Seminar - Stress Testing the Bacterial Cell Wall
presents a seminar by:
Sponsored by UBC Department of Microbiology & Immunology
Abstract: The bacterial cell wall is the essential stress-bearing layer responsible for cellular morphogenesis and integrity. Its primary component, peptidoglycan, is a dynamic heteropolymer that undergoes continual biosynthesis and remodelling during growth and division. This process is highly coordinated, and its disruption through the action of cell wall-active antibiotics results in bacterial death. Many resistance mechanisms are known to overcome cell wall-active antibiotics, including enzymatic inactivation or target modification. However, intrinsic antibiotic resistance, or tolerance, caused by genetic or biochemical adaptations is cryptic and poorly understood. Cryptic processes that confer antibiotic tolerance can be uncovered by stress testing the cell wall in genome-wide gene deletion libraries. An approach leveraging type V glycopeptide antibiotics as chemical probes will be presented to identify the mechanisms underpinning how bacteria withstand certain antibiotics. The findings of this work could guide the detection of antibiotic resistant bacteria while identifying new targets for developing antibiotic potentiators.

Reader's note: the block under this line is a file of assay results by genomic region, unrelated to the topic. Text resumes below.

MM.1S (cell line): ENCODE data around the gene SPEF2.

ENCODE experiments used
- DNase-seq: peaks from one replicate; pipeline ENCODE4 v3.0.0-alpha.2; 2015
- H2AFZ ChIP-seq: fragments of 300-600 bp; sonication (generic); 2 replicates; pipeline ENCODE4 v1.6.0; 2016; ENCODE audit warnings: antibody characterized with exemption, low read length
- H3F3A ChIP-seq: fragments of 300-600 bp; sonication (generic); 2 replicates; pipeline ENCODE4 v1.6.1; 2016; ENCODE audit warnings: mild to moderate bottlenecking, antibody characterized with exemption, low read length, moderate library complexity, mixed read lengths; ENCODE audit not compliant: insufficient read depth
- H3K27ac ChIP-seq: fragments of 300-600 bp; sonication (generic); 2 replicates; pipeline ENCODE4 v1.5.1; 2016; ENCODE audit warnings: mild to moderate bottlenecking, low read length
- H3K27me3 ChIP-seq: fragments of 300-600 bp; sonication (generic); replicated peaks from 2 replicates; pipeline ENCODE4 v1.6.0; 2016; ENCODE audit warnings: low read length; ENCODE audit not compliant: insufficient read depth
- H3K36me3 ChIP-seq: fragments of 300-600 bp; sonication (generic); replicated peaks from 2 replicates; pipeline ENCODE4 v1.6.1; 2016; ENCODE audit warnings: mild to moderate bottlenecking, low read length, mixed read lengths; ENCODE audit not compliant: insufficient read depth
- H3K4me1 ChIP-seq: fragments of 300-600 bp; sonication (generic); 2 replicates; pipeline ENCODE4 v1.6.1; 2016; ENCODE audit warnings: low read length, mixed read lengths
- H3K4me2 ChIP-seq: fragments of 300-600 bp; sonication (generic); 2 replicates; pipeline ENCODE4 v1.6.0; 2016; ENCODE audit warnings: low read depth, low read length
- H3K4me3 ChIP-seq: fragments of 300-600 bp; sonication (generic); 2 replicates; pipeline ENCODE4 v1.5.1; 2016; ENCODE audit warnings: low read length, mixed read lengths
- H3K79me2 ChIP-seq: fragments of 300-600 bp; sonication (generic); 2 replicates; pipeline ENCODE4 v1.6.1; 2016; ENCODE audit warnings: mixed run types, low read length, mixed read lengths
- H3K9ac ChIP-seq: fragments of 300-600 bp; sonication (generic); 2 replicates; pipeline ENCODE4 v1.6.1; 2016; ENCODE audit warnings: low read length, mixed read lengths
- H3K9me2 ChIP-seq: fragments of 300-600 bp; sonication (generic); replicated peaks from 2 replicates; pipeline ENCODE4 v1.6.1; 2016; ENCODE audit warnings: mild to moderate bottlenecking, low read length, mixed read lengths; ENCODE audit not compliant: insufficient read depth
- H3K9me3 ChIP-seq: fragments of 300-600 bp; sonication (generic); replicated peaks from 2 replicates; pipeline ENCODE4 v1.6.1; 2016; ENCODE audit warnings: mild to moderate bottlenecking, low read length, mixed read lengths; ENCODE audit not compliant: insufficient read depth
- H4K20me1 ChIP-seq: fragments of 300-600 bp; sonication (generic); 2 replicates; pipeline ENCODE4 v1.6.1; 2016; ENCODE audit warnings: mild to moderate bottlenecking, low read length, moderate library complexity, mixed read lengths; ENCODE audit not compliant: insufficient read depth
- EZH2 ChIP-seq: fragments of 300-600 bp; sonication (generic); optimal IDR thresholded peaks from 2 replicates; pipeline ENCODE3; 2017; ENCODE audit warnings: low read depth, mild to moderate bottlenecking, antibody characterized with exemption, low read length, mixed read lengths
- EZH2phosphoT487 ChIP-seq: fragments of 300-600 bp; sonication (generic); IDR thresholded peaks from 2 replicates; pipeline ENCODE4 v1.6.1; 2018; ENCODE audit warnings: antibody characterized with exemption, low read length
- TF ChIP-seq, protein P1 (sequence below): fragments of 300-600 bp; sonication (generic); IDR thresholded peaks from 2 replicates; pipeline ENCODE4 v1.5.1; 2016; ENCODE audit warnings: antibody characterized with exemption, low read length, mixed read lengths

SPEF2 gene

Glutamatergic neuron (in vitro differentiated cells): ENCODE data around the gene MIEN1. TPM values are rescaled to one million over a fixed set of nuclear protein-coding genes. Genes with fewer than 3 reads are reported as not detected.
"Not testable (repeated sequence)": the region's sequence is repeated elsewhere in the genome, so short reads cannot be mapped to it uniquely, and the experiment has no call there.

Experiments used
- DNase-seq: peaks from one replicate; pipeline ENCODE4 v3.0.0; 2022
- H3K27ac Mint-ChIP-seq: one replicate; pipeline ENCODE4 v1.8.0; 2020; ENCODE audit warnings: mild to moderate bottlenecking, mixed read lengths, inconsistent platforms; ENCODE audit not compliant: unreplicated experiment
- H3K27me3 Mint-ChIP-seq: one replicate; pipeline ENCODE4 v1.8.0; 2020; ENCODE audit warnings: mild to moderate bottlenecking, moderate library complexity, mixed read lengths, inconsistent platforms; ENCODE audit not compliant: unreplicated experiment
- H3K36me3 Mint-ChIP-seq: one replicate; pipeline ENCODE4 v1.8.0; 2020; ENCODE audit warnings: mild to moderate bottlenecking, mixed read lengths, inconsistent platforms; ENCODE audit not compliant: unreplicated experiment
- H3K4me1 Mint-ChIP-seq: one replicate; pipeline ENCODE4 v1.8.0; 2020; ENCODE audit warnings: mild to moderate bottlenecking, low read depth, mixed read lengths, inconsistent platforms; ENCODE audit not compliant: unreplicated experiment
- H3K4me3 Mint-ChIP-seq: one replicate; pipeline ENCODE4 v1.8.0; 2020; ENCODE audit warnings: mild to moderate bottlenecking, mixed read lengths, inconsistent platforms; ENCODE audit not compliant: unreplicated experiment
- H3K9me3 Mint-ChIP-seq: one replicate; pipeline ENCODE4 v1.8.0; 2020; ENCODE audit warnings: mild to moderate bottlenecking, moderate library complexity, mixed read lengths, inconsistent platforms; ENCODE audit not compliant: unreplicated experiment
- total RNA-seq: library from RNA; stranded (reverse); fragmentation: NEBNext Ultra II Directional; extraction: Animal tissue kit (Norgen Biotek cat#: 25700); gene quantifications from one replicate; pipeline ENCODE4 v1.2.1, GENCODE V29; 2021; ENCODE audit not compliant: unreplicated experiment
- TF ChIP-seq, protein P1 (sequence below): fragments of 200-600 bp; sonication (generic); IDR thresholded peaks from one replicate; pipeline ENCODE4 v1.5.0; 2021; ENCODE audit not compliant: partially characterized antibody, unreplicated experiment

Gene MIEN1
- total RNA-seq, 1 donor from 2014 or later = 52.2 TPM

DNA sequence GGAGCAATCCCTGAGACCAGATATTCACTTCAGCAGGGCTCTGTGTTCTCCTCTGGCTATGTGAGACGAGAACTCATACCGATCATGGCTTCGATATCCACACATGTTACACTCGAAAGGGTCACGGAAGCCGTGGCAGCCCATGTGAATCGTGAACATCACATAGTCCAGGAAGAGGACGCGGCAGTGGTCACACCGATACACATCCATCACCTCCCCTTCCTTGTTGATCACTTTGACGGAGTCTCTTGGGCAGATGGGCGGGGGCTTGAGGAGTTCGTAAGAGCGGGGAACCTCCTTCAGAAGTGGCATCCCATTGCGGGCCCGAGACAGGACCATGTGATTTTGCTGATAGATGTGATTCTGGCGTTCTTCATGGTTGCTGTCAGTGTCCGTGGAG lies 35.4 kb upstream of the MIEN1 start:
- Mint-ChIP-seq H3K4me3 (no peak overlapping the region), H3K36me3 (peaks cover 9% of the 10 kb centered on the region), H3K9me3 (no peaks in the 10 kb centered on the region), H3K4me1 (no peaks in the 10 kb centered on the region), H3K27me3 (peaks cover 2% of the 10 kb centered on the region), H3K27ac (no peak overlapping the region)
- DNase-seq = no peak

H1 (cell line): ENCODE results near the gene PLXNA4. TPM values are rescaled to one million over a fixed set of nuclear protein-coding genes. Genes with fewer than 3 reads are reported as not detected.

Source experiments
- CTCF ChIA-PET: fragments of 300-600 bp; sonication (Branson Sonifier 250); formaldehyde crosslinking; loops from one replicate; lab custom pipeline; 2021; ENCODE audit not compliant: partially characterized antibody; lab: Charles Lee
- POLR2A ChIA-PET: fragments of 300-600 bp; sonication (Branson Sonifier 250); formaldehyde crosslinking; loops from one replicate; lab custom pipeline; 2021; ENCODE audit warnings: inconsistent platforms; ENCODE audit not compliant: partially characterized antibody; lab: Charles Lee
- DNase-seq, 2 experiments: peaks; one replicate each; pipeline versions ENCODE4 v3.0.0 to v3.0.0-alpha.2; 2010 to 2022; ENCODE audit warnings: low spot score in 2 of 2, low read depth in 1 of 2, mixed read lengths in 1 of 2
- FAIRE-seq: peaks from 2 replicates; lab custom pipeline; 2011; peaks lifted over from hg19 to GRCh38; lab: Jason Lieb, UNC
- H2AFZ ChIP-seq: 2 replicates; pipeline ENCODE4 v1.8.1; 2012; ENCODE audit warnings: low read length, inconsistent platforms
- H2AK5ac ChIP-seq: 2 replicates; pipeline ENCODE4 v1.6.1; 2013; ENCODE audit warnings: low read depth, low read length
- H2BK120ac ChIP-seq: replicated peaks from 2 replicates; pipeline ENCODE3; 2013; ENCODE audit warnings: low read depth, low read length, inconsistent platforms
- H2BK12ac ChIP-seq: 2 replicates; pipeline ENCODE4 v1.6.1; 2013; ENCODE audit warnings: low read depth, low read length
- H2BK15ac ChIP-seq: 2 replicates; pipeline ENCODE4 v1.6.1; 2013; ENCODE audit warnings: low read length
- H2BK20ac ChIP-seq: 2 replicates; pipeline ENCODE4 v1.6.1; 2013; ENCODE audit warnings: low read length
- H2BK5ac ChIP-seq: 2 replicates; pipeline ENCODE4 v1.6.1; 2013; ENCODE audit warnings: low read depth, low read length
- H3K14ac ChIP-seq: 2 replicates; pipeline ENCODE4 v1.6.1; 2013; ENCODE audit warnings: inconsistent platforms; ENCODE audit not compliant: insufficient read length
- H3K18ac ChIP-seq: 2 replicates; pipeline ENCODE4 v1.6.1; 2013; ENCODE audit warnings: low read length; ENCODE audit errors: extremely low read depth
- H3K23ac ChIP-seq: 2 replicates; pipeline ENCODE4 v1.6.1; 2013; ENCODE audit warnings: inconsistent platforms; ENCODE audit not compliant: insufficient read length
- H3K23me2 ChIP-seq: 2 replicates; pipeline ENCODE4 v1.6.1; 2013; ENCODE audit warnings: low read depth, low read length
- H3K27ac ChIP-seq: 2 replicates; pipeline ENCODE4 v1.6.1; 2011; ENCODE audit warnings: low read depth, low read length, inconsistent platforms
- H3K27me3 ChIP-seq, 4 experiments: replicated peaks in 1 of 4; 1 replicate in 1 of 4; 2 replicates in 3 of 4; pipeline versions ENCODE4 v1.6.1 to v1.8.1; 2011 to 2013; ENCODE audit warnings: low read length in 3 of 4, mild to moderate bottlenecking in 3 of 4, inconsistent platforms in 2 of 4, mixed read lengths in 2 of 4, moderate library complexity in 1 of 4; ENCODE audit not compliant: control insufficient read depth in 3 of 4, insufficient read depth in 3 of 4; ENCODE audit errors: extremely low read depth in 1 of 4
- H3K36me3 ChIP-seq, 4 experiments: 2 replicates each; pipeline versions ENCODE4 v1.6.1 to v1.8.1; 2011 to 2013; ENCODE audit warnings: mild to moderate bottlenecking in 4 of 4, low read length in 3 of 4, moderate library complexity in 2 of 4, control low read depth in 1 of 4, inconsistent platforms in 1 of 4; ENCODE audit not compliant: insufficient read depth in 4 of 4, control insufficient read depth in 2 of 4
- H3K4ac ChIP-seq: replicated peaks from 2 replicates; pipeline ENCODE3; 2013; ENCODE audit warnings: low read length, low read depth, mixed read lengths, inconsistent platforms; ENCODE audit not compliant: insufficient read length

This is a hybrid seminar which you can attend in person in LSC3 (Life Sciences Institute, UBC Vancouver Campus) or on Zoom. If you are joining on zoom, please use the meeting ID and passcode below:
Join a Meeting: https://ubc.zoom.us/
Meeting ID: 91037 579420